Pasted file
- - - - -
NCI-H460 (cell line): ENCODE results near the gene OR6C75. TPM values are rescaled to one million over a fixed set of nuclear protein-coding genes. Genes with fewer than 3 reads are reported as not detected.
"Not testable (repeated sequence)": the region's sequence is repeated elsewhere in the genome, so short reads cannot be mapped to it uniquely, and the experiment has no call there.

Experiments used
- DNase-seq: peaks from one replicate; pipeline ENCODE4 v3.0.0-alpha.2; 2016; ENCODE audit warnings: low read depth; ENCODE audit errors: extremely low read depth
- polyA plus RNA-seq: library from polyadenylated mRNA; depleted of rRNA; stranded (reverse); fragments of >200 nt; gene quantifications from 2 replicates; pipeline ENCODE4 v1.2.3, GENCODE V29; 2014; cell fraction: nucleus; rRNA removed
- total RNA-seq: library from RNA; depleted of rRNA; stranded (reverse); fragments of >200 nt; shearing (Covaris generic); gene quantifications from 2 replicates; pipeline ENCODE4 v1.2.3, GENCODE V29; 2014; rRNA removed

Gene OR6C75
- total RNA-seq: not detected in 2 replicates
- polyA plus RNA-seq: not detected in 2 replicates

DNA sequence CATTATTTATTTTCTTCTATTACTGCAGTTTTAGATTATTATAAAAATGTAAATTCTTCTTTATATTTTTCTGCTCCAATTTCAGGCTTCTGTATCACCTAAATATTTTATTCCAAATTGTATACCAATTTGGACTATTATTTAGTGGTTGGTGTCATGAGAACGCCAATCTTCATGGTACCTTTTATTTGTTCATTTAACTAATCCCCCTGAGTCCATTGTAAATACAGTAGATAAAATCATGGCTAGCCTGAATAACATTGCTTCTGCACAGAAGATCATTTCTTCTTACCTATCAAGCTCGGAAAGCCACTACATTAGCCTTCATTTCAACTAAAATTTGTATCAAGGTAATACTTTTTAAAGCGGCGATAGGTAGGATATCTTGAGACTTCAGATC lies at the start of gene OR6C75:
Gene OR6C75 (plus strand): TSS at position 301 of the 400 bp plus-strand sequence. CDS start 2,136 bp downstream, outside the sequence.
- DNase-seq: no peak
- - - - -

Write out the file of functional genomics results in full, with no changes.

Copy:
NCI-H460 (cell line): ENCODE results near the gene OR6C75. TPM values are rescaled to one million over a fixed set of nuclear protein-coding genes. Genes with fewer than 3 reads are reported as not detected.
"Not testable (repeated sequence)": the region's sequence is repeated elsewhere in the genome, so short reads cannot be mapped to it uniquely, and the experiment has no call there.

Experiments used
- DNase-seq: peaks from one replicate; pipeline ENCODE4 v3.0.0-alpha.2; 2016; ENCODE audit warnings: low read depth; ENCODE audit errors: extremely low read depth
- polyA plus RNA-seq: library from polyadenylated mRNA; depleted of rRNA; stranded (reverse); fragments of >200 nt; gene quantifications from 2 replicates; pipeline ENCODE4 v1.2.3, GENCODE V29; 2014; cell fraction: nucleus; rRNA removed
- total RNA-seq: library from RNA; depleted of rRNA; stranded (reverse); fragments of >200 nt; shearing (Covaris generic); gene quantifications from 2 replicates; pipeline ENCODE4 v1.2.3, GENCODE V29; 2014; rRNA removed

Gene OR6C75
- total RNA-seq: not detected in 2 replicates
- polyA plus RNA-seq: not detected in 2 replicates

DNA sequence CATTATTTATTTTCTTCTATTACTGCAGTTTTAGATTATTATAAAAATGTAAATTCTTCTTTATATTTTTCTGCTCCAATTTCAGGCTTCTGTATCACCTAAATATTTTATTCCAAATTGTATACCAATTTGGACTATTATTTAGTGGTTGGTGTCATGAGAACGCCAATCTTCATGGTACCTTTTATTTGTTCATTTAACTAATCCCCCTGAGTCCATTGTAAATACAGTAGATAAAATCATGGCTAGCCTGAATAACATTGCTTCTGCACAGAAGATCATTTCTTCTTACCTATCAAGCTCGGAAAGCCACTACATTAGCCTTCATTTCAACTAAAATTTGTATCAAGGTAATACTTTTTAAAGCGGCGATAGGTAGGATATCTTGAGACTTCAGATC lies at the start of gene OR6C75:
Gene OR6C75 (plus strand): TSS at position 301 of the 400 bp plus-strand sequence. CDS start 2,136 bp downstream, outside the sequence.
- DNase-seq: no peak